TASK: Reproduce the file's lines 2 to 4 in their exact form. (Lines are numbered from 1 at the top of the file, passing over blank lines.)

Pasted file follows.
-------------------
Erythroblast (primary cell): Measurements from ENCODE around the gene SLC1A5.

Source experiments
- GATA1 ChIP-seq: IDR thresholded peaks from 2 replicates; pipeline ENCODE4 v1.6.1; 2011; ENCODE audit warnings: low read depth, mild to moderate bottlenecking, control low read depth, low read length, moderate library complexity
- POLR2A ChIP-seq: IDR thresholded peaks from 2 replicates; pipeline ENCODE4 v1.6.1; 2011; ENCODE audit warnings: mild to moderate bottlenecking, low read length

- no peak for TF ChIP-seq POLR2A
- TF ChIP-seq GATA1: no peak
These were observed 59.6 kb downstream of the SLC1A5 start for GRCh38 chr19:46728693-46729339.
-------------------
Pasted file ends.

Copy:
Source experiments
- GATA1 ChIP-seq: IDR thresholded peaks from 2 replicates; pipeline ENCODE4 v1.6.1; 2011; ENCODE audit warnings: low read depth, mild to moderate bottlenecking, control low read depth, low read length, moderate library complexity
- POLR2A ChIP-seq: IDR thresholded peaks from 2 replicates; pipeline ENCODE4 v1.6.1; 2011; ENCODE audit warnings: mild to moderate bottlenecking, low read length